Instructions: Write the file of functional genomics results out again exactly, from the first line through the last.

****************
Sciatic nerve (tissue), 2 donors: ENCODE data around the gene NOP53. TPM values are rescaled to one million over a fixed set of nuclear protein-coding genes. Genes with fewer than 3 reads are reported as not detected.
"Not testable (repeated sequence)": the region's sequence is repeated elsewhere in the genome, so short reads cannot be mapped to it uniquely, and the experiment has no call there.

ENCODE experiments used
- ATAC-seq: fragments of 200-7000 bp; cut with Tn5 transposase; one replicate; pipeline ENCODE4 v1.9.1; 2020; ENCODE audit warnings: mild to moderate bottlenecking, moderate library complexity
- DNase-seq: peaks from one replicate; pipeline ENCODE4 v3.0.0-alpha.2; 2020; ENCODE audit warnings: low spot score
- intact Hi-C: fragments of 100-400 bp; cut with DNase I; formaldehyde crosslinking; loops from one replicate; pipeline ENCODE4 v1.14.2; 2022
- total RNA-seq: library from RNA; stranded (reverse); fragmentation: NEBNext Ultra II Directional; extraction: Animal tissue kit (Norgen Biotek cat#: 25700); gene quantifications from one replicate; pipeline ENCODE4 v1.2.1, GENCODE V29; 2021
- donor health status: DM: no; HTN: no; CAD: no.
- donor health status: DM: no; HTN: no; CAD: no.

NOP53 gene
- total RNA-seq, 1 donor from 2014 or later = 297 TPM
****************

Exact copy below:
Sciatic nerve (tissue), 2 donors: ENCODE data around the gene NOP53. TPM values are rescaled to one million over a fixed set of nuclear protein-coding genes. Genes with fewer than 3 reads are reported as not detected.
"Not testable (repeated sequence)": the region's sequence is repeated elsewhere in the genome, so short reads cannot be mapped to it uniquely, and the experiment has no call there.

ENCODE experiments used
- ATAC-seq: fragments of 200-7000 bp; cut with Tn5 transposase; one replicate; pipeline ENCODE4 v1.9.1; 2020; ENCODE audit warnings: mild to moderate bottlenecking, moderate library complexity
- DNase-seq: peaks from one replicate; pipeline ENCODE4 v3.0.0-alpha.2; 2020; ENCODE audit warnings: low spot score
- intact Hi-C: fragments of 100-400 bp; cut with DNase I; formaldehyde crosslinking; loops from one replicate; pipeline ENCODE4 v1.14.2; 2022
- total RNA-seq: library from RNA; stranded (reverse); fragmentation: NEBNext Ultra II Directional; extraction: Animal tissue kit (Norgen Biotek cat#: 25700); gene quantifications from one replicate; pipeline ENCODE4 v1.2.1, GENCODE V29; 2021
- donor health status: DM: no; HTN: no; CAD: no.
- donor health status: DM: no; HTN: no; CAD: no.

NOP53 gene
- total RNA-seq, 1 donor from 2014 or later = 297 TPM